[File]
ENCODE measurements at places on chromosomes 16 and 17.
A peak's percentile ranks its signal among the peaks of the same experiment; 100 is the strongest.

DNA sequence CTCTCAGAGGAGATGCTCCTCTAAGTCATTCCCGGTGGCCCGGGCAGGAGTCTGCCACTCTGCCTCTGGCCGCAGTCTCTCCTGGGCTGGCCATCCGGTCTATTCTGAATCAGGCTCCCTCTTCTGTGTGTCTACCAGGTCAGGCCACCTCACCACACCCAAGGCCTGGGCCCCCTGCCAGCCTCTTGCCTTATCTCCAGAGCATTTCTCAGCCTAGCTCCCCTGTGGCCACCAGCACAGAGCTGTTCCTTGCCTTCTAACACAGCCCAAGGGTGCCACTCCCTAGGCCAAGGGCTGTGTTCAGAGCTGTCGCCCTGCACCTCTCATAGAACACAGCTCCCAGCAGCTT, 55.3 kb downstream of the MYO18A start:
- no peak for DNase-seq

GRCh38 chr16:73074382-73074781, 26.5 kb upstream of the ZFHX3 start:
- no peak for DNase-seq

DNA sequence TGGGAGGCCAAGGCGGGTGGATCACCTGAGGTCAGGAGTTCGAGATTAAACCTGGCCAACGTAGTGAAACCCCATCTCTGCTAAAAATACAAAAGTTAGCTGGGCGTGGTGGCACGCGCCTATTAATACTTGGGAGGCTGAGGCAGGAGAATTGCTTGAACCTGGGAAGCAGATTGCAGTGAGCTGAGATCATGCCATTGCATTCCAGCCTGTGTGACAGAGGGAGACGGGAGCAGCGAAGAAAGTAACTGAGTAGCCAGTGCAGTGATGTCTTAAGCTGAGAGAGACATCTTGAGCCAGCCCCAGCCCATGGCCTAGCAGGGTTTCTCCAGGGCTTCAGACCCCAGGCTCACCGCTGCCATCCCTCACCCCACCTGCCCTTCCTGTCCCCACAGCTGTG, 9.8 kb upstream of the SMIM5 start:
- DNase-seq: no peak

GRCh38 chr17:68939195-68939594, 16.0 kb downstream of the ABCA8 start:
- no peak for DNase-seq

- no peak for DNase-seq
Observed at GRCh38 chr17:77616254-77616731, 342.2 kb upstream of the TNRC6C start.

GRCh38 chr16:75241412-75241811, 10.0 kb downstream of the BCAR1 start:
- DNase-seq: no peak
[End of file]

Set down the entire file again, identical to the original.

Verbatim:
ENCODE measurements at places on chromosomes 16 and 17.
A peak's percentile ranks its signal among the peaks of the same experiment; 100 is the strongest.

DNA sequence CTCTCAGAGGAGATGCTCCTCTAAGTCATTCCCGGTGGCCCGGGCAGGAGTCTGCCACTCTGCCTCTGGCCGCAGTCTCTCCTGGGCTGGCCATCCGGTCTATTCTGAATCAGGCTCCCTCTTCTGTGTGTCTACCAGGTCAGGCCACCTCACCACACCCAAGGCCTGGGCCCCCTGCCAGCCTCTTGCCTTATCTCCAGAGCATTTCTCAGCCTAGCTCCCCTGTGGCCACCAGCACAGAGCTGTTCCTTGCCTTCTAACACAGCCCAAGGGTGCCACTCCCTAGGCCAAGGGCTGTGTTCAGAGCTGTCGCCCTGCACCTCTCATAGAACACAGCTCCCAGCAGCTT, 55.3 kb downstream of the MYO18A start:
- no peak for DNase-seq

GRCh38 chr16:73074382-73074781, 26.5 kb upstream of the ZFHX3 start:
- no peak for DNase-seq

DNA sequence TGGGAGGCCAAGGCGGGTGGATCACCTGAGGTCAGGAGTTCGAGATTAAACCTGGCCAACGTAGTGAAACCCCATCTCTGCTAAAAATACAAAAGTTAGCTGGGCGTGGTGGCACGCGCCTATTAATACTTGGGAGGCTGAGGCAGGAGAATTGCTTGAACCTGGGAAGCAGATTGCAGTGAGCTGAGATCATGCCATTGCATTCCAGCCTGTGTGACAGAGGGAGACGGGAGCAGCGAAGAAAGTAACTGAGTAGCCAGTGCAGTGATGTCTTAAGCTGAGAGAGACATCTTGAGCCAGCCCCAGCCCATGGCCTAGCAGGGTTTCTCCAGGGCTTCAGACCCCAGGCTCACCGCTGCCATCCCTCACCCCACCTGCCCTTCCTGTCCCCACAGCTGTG, 9.8 kb upstream of the SMIM5 start:
- DNase-seq: no peak

GRCh38 chr17:68939195-68939594, 16.0 kb downstream of the ABCA8 start:
- no peak for DNase-seq

- no peak for DNase-seq
Observed at GRCh38 chr17:77616254-77616731, 342.2 kb upstream of the TNRC6C start.

GRCh38 chr16:75241412-75241811, 10.0 kb downstream of the BCAR1 start:
- DNase-seq: no peak